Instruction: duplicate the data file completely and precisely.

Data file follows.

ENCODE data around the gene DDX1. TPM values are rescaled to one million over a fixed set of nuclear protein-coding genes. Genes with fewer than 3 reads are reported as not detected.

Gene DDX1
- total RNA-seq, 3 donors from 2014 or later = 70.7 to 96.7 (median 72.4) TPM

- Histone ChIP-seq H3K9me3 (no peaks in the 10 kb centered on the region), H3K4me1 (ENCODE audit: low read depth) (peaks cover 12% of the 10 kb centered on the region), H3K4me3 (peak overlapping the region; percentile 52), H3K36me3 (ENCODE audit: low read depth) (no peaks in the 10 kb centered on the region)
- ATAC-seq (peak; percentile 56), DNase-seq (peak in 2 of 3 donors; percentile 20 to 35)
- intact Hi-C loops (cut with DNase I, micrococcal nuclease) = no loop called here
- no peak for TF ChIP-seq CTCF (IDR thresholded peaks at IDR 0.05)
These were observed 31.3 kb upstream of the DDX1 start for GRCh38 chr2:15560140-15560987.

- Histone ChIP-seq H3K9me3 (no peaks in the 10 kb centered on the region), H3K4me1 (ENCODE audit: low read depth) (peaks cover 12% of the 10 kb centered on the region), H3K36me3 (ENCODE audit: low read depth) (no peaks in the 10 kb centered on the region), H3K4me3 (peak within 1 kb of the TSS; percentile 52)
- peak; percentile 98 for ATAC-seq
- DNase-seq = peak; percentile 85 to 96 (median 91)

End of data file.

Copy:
ENCODE data around the gene DDX1. TPM values are rescaled to one million over a fixed set of nuclear protein-coding genes. Genes with fewer than 3 reads are reported as not detected.

Gene DDX1
- total RNA-seq, 3 donors from 2014 or later = 70.7 to 96.7 (median 72.4) TPM

- Histone ChIP-seq H3K9me3 (no peaks in the 10 kb centered on the region), H3K4me1 (ENCODE audit: low read depth) (peaks cover 12% of the 10 kb centered on the region), H3K4me3 (peak overlapping the region; percentile 52), H3K36me3 (ENCODE audit: low read depth) (no peaks in the 10 kb centered on the region)
- ATAC-seq (peak; percentile 56), DNase-seq (peak in 2 of 3 donors; percentile 20 to 35)
- intact Hi-C loops (cut with DNase I, micrococcal nuclease) = no loop called here
- no peak for TF ChIP-seq CTCF (IDR thresholded peaks at IDR 0.05)
These were observed 31.3 kb upstream of the DDX1 start for GRCh38 chr2:15560140-15560987.

- Histone ChIP-seq H3K9me3 (no peaks in the 10 kb centered on the region), H3K4me1 (ENCODE audit: low read depth) (peaks cover 12% of the 10 kb centered on the region), H3K36me3 (ENCODE audit: low read depth) (no peaks in the 10 kb centered on the region), H3K4me3 (peak within 1 kb of the TSS; percentile 52)
- peak; percentile 98 for ATAC-seq
- DNase-seq = peak; percentile 85 to 96 (median 91)